By Jef With One F
By Chris Lane
By Olivia Flores Alvarez
By Angelica Leicht
By Jef Rouner
By Jef With One F
By Jef With One F
By Marco Torres
Even as Kline's paintings suggest a choreography of movements across the surface, they also allow plenty of noise. For Kline was independently devoted to the development of a contemporary black-and-white painting that has no intervening middle tones. It is an art of opposite weights and absolute contrast. Standing amid Kline's abstractions of bridges and half-constructed or demolished skyscrapers, who cannot be moved by his sense of push and thrust? One artist spoke of Kline's great black bars as having the tension of a taut bow, or a ready catapult.
But for many viewers, Kline remains the supreme romanticist, an artist whose expansive warmth and connection to life is wholly revealed in the slashing strokes of the turbulently brushed and often labyrinthine late works. Kline's ability to manifest directly the energy inherent in the materials -- literally, the physical manipulation of painting itself -- stems from an uncluttered directness of perception. Characterized by blunted geometry and lavish density that seemingly collapse space into two dimensions, the black-and-white works fairly hit viewers full in the face.
Some paintings are sparse, open and confrontational; others, such as Mahoney II and Requiem, are more like towering walls of darkness or obstacles blocking our vision. All of them seem to arrive with the speed of a collision, ending either in a weighty, head-on blow or in configurations that resemble tangled shards of debris. Indeed, one's first reaction to the show as a whole may be to its extreme rawness, which is caused by Kline's explosive paint handling. Each gesture seems to have two qualities simultaneously: it's rough and muscular, yet it is precisely intended and specifically structural. Gesture creates a scarious surface that is both sensuous and disturbing, impetuous and emotional, calculated and astute.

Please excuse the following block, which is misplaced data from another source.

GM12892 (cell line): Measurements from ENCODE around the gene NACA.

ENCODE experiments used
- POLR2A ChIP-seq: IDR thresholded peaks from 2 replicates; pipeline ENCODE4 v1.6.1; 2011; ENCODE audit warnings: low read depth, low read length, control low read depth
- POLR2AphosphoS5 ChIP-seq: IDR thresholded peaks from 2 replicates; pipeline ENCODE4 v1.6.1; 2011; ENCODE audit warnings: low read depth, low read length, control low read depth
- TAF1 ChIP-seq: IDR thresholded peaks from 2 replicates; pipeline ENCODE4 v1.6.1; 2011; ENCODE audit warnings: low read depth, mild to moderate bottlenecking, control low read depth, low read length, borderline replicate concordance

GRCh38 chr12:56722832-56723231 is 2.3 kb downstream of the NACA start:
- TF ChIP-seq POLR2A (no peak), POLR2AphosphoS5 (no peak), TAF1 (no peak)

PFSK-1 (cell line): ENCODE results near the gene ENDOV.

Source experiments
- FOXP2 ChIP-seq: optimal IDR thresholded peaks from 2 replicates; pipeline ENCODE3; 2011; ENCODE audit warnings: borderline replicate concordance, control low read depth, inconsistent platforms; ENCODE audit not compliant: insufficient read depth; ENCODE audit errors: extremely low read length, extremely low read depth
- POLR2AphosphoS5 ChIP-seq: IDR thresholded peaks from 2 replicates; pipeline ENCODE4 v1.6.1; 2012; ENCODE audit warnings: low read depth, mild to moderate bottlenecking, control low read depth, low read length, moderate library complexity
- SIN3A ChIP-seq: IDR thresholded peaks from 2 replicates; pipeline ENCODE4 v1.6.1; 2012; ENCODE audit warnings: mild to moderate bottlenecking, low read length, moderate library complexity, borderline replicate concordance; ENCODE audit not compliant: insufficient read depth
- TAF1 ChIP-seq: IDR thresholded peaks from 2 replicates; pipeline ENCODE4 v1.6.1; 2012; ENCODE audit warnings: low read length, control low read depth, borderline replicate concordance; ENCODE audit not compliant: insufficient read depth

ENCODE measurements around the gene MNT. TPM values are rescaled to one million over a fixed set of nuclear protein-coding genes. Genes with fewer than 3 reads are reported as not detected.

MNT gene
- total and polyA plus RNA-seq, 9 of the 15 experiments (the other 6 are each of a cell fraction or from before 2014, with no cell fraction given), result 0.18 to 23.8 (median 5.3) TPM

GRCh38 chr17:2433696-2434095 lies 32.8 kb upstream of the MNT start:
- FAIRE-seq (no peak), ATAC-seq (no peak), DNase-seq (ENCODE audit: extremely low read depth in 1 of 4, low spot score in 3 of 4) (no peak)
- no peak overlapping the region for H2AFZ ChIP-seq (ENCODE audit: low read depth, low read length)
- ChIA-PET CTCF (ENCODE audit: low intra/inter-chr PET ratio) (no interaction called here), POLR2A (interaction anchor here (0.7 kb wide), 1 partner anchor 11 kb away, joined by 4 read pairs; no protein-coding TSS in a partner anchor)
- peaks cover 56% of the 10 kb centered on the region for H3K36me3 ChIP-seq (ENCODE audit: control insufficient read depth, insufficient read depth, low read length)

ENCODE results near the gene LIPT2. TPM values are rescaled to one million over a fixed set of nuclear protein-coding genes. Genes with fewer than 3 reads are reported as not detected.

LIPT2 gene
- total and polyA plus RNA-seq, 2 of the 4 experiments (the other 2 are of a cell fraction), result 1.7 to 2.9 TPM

And Kline's line -- there's nothing quite like it, which is why viewers see all things in it. The dark strokes tower, bevel, loop and dart. But most of the time they span; thus the perception of them as bridges and roads. Moreover, Kline had the rare ability to maintain the energy and inventive integrity of a drawing in an enlarged image, and vice versa. Curiously, the small works on paper are as strong as the huge paintings, a rare mastery in a period concerned with the power of the mega-visual. As in the intimate drawings of Paul Klee, the gesture, with its display of pure form, carries the message.
But while the gesture may suggest sources of Oriental calligraphy to some, Kline's line actually evolved from his own drawing process. Like consonants and vowels, black and white perform specific tasks. Two blacks in the same passage are distinct and different, producing a shade rather than a third color. Throughout, the blacks and whites look considered rather than impulsive. The lines corroborate the surface tautness, much as their angles reaffirm the angles of the perimeter. Carried over in the human scale and the invitation to close viewing and envelopment is the sense these paintings give of being seen. Each gesture, each nuance and final decision, was an episode in a dialogue with the canvas -- a dialogue in which the eye faced and took in the visible facts of paint and canvas and the spatial readings built into them. As such, they are close to a figurative tradition. Not, obviously, in terms of subject or compositional hierarchies, but in terms of spaces filled with seen forms. We are conscious of Kline constantly locating himself -- and ourselves -- within a grid in which a lifeline crosses, so to speak, with the traditions of art. If anything, Kline's paintings take hold of us because they acknowledge that the body is intact, whole, energetic, responsive, alive.
This exhibition makes a case for Kline's black-and-white abstractions as seminal influences for entire generations of artists. For Kline, the traditional criteria of wholeness and balance have meaning only as qualities at work in the face of opposite forces -- fragmentation, collapse, chaos. It's precisely this quality of desperation that gives Kline's work its continued resonance and attracts younger generations of artists some four decades later. Like their predecessors, they seem inspired, even awed, by an artist who aimed to recreate the very terms of vision.
"Franz Kline: Black and White" will show through November 27 at The Menil Collection, 1515 Sul Ross, 525-9400.